Try Your Best: Alumni Message

460991_10101000709367233_1048069510_oDeveloping Virtue Boys’ School Alumni Graduation Speech Thursday, June 12, 2014
by: Bobby Antalek Jr. (Class of 2003)

It’s a great privilege to be here today and to see so many happy faces. It brings great joy to see so many of my teachers, friends, and family — especially my brothers. When I was in the 3rd grade, before I was a Boys’ School student, I sometimes walked to school with my older step-brother. On one particular morning, during one of our walks to school, several of my brother’s friends started teasing and bullying me. As his friends continued to pick on me, they turned to him and asked him, “What’s the matter, aren’t you going to stand up for your brother?” At that moment, my brother squinted his eyes, looked at me, and said, “Half-brother”, as he walked away. And then I came to the City of Ten Thousand Buddhas and to the Developing Virtue Boys School, where I discovered so many brothers. They not only stood up for me, but they were also not afraid to call me their brothers. I am proud to be a part of this brotherhood!

The Developing Virtue graduation ceremonies are very special, not just to celebrate the promotion of our students to higher grade levels – or even to college – but to reflect on what it actually means to be a Dragon (a student at the Boys School) and to reflect on our unique brotherhood. This is an opportunity for us to think about what we learned here and what it means to graduate from this special school. It’s an occasion for us to ask ourselves, “How am I going to integrate my experiences here with college and post-college life?” For several years, our students live in the monastery where our lives are basically planned and structured for us. Then we graduate and, suddenly, we are faced with so many choices. “How are we going to apply our experiences from Developing Virtue to those moments when we must make a choice? Or, do we allow our experiences and lessons to be lost and forgotten?” As you ruminate on that for a second and over the next several years, I want to share with you what many of your brother and sister alumni consider to be helpful advice for the next steps in your life.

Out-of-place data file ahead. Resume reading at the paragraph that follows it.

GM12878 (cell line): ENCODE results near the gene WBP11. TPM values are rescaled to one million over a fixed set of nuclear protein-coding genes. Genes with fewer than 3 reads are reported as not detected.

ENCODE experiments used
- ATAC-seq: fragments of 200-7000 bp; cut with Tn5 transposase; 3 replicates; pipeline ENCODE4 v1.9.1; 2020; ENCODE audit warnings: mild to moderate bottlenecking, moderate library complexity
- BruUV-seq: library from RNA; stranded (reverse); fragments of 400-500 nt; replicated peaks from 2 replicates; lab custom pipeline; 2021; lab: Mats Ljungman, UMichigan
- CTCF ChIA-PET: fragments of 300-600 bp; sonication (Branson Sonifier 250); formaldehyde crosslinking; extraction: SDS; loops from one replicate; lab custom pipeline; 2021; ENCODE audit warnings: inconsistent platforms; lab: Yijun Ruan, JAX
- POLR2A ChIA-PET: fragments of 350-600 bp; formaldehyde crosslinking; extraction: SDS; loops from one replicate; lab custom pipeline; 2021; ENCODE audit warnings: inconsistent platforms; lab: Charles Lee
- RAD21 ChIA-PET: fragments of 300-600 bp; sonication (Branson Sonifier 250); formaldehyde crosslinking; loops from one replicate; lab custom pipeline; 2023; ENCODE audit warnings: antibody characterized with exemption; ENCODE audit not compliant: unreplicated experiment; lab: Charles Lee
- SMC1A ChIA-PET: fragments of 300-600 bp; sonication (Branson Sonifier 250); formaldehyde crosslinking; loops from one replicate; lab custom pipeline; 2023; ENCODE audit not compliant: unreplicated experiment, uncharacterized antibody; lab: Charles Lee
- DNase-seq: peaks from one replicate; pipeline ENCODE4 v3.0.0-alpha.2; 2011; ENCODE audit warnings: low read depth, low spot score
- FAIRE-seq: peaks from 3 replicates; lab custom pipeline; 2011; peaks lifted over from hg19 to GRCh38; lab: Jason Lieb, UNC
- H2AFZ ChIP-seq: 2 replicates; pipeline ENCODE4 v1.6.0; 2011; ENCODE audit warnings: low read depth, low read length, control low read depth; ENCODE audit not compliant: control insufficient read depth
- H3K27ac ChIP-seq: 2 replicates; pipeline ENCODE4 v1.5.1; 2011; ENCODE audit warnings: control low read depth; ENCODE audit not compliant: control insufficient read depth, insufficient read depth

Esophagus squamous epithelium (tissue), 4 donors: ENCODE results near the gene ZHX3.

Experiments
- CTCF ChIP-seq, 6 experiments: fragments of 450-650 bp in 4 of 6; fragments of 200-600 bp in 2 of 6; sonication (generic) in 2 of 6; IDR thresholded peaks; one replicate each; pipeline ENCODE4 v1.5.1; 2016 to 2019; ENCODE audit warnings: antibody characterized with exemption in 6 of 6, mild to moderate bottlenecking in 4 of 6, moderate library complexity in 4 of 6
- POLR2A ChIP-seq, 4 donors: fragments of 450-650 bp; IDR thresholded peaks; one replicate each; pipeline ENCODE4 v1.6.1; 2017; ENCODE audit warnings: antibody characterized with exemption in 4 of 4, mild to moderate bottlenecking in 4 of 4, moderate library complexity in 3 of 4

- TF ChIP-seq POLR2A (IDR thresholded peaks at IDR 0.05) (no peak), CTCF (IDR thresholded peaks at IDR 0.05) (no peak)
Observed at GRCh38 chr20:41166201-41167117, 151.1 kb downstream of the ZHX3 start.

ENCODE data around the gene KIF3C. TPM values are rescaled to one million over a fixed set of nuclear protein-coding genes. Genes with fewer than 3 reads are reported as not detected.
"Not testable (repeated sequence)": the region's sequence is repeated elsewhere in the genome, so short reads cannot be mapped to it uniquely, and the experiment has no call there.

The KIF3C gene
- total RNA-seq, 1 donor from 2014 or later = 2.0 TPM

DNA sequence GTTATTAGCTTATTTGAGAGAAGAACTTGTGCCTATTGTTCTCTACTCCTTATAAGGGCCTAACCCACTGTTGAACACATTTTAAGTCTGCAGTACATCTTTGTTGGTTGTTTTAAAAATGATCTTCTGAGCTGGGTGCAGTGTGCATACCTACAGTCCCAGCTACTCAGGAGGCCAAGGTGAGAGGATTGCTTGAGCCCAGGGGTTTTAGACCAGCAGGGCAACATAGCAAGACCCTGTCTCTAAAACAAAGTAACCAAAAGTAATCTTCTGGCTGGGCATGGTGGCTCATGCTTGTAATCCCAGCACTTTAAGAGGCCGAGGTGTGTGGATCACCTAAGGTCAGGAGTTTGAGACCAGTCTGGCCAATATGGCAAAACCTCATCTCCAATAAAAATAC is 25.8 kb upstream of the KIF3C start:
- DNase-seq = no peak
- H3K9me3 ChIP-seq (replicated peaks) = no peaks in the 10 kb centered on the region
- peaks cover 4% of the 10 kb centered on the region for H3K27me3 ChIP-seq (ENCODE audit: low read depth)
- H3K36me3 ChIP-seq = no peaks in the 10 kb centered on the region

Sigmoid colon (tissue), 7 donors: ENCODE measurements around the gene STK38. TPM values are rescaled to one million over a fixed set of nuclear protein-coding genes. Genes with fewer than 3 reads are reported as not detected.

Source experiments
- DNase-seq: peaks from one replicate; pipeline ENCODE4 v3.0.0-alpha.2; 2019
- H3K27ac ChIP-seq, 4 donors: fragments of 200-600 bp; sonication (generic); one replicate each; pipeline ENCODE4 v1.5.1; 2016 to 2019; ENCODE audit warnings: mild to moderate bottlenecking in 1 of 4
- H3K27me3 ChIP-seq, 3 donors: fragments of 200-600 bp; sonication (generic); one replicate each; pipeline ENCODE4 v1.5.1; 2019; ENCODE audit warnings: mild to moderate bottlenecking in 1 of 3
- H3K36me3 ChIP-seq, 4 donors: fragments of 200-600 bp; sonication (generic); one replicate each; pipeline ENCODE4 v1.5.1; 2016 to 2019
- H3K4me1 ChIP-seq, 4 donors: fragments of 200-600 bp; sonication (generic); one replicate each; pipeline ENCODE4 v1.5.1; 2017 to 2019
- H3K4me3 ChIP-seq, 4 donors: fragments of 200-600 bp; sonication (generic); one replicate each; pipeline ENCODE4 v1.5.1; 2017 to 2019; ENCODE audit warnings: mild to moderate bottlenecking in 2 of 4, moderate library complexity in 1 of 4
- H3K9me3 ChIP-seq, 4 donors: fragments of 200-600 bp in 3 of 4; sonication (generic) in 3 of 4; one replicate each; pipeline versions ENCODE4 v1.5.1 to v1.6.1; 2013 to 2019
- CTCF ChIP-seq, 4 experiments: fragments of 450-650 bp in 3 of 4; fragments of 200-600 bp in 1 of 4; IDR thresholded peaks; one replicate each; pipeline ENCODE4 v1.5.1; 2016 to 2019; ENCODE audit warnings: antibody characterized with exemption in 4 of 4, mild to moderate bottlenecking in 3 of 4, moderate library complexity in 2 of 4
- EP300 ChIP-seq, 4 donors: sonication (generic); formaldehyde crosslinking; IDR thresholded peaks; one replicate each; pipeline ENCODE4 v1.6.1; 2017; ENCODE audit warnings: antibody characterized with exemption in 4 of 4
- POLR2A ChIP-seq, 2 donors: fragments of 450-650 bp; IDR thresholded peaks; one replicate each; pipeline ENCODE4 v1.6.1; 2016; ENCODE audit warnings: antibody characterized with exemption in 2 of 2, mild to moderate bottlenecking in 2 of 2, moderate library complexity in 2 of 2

The communication skills that you have learned here is probably the single most important tool you are going to use in college and in post-college life. And, if you decide not to pursue higher education, these skills may be even more important for you. Our goal, as we move forward, should be to continue to make healthy, positive exchanges with people and to not be afraid to communicate what we have learned here at the City. We should also be genuine in communicating our experiences and genuine in communicating who we are. As our world becomes more digitally advanced, it becomes easy for us Millennials to forget the meaning of a simple hand shake and a smile. Don’t be afraid to demonstrate compassion, to shake another person’s hand, to laugh, and to smile.

The second piece of advice is: never be afraid to ask for help! Many cultures consider it weak to ask for help, or many simply don’t know how to ask for help. We spend so many years here in the tight-knit community of the City of Ten Thousand Buddhas, where we are consistently guided and protected. But, once many of us leave this community, we encounter obstacles and difficult situations. It can be easy for us to feel alone, misunderstood, or discouraged and on the verge of failure. Don’t be afraid to reach out to our teachers, family, friends — and brothers! — from the City, if you ever feel alone or if you ever encounter obstacles. Asking for help demonstrates humility and is a process by which we grow and discover wisdom. Your social support network will also be crucial for coping with stress, which becomes only more prevalent during adulthood, as any one of your parents and teachers can tell you.